How do you measure success? I think success is something that evolves, as a player and as a human being matures. You began to understand what’s important in life. For a long time, I went through life kind of doing everything my way. I made sure I got a full scholarship, I made sure I got to college, I made sure I supported my family. When you make it to the highest level of professional sports, something you fought for all your life, and you feel as though I did this. I got here. What essentially happened to me was that God revealed to me that you didn’t get here alone. I was with you every single step of the way. I couldn’t afford to go to prom. I found $250 in the mall one day just walking. God provided me a way for me to go to prom. He provided me with a car to drive home every other week to see my son. A 1989 Chevrolet Caprice. I love that car. He provided me with a full scholarship. As a young man, I couldn’t afford to go to college. But yet, here I was a full-time student, athlete, and father. God showed me what was very important. It wasn’t the cars that I drove, it wasn’t the amount of money I had, it wasn’t the houses that I lived in, it was and still is the relationships and the inspiration you instill in other people to be successful.
When did you decide it’s time for you to run for office? A lot of it has to go back to wanting to make a bigger impact and influence on where I grew up. I think we have a good solid city, but I know we can be better. We’re not living up to our potential. It started back in 2014/2015 when I got an opportunity to go to the state capital, Richmond, Virginia. I got a chance to just go up there not knowing you needed appointments to see these delegates. I saw doors were open and I was tagging along with a group that was from down here and I just walked into these doors and not really having any party affiliation. I went in there and just shook hands and say “Hey, I’m Aaron Rouse”. I asked them what do you do? I allowed those relationships to grow as I continued to learn. This gave me a real spark of interest to know how our city was being run. I saw where we can be a lot better and I saw that we needed to change the culture not only within our city but within our region because we’re losing. We’re losing the war when it comes to being economically stable, diverse and creating jobs to where we can as a region be successful. I wanted to do more and be more impactful in my community.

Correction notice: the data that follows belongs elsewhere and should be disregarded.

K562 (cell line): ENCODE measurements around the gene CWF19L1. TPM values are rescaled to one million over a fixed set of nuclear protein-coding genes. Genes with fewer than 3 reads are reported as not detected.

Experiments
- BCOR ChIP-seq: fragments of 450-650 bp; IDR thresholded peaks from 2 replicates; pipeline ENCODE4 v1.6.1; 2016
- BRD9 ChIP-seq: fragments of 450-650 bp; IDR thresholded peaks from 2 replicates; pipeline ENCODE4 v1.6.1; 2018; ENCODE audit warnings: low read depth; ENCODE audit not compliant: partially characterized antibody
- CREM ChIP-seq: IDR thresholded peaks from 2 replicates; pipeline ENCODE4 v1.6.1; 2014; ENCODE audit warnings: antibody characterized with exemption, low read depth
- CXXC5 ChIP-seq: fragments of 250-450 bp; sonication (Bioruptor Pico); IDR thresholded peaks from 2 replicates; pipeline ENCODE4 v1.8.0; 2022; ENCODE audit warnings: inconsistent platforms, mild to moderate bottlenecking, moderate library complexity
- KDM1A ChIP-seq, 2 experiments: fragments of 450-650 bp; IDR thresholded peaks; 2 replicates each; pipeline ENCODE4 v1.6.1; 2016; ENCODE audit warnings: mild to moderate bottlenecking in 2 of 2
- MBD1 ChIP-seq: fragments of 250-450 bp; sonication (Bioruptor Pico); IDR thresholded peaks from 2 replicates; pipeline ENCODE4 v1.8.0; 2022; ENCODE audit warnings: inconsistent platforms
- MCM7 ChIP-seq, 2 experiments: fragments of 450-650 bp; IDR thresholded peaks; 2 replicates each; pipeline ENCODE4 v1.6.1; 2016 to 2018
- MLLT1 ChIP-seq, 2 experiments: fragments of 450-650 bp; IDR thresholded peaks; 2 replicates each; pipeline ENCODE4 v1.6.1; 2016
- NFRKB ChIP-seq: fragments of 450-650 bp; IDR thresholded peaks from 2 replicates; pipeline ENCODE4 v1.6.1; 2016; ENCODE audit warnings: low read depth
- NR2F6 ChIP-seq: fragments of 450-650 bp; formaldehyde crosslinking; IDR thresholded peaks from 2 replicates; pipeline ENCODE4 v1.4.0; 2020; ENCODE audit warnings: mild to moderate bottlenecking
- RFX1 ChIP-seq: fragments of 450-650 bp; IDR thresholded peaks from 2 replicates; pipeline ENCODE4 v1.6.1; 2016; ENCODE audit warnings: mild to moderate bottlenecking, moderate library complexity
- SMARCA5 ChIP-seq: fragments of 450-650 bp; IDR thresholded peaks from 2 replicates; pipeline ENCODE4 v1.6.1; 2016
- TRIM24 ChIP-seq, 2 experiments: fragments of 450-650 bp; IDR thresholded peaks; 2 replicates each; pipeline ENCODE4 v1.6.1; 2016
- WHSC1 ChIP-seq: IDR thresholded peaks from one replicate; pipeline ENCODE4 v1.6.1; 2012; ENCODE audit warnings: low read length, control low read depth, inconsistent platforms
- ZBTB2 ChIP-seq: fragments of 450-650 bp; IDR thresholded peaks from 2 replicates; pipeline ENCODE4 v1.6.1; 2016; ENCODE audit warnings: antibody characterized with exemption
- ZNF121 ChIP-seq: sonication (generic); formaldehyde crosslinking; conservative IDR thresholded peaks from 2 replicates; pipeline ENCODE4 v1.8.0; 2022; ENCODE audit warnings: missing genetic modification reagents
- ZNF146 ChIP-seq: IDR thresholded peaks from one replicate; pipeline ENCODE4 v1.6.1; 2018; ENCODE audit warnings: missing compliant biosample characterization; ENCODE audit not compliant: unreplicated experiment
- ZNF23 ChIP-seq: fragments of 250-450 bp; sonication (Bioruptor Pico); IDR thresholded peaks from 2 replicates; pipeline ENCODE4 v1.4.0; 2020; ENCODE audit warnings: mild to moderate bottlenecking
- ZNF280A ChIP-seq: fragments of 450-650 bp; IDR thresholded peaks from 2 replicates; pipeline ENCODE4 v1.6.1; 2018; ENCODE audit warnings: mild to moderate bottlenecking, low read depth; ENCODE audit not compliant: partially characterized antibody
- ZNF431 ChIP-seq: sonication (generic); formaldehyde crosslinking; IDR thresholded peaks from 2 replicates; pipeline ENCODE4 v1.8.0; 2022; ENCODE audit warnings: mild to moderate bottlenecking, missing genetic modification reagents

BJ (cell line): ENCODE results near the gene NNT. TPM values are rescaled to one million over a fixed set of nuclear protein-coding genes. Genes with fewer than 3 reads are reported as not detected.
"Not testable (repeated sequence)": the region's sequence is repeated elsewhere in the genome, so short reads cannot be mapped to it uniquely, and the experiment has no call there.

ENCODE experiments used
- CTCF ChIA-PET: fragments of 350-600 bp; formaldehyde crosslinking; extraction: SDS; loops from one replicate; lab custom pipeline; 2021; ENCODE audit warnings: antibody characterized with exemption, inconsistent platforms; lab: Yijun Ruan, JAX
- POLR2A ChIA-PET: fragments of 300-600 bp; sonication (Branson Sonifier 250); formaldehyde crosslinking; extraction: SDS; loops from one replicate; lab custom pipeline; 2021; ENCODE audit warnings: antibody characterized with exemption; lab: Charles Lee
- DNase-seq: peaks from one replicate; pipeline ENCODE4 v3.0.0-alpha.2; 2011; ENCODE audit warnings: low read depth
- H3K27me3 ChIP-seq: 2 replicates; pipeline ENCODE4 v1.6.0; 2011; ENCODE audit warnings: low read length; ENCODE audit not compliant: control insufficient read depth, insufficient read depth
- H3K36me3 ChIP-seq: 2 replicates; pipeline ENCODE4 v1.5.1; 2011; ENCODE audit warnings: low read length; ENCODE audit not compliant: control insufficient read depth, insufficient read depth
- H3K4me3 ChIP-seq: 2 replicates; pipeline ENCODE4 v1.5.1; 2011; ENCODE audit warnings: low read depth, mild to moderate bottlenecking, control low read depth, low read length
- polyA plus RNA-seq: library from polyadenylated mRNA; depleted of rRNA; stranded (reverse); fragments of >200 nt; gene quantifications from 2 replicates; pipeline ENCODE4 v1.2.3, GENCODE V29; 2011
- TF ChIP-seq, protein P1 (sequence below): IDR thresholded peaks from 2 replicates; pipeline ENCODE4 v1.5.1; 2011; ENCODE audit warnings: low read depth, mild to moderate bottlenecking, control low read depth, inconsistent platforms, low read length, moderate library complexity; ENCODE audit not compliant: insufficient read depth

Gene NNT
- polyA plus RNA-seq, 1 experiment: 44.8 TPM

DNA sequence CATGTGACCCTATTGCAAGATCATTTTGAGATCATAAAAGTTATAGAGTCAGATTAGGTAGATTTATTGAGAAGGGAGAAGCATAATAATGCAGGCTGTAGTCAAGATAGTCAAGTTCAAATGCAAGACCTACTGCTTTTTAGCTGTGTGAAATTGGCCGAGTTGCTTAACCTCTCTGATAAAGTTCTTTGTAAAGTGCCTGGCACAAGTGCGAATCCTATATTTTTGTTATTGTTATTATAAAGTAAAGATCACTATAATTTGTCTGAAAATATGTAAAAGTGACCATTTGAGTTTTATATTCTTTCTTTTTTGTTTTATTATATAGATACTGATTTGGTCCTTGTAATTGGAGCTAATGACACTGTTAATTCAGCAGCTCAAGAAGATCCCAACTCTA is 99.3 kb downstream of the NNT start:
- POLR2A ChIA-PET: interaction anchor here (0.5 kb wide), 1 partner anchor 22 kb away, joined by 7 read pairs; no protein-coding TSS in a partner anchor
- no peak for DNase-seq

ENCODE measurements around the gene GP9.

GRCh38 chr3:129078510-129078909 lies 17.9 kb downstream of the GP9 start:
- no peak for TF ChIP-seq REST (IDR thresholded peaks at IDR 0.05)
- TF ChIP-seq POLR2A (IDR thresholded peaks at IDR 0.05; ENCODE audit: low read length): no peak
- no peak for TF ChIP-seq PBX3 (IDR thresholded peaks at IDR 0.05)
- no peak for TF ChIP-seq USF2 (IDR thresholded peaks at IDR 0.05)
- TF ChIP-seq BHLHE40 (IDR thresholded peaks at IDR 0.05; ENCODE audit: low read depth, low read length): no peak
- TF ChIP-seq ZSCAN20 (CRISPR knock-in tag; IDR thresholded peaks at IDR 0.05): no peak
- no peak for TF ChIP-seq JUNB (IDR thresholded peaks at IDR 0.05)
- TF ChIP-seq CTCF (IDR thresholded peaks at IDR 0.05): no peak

Did you ever see yourself getting into politics prior to this?
I didn’t know. I never saw myself getting into politics from here and I still don’t, even though, I understand the landscape of it. I consider myself being passionate about the city I wanted to serve. I had to play with other guys and we all had to work together for a common goal of making sure we are successful. It only took one player to mess that up. So I think in politics, especially when you’re talking about running for city council or you’re looking at it from a regional aspect or you’re looking at it from a state or federal aspect. We are a team. At the end of the day, the Democrats and Republicans need to understand that this is team America and no one wins when you hold American people hostage. There has to be common ground and you have to be open-minded, truthful and honest about where that common ground is. That’s the only way we can work together and be successful. It’s about your habits, humility and putting your pride aside to making sure we continue to serve people. It’s about how we can work together so that the team is successful and that’s the approach that I’m going to bring to the city council. My main focus is making sure Virginia Beach is as successful as it can be and our region comes together.
What makes a Quintessential Gentleman?
I’d like to think that what makes me a Quintessential Gentleman is that I am a moral historian. I’ve looked over history, whether it was World War I, World War II, the Cold War or the fall of the Soviet Union I look at our moral competency. Where we were, where we need to be and where we are. What makes me a quintessential gentleman is that we have to be better morally, principally and get our values in line. At the end of the day, we have to live above the structures that we have placed on ourselves. Human decency comes first. Without that, the structures of society don’t mean anything if I don’t respect you or the next man or my neighbor as a human being.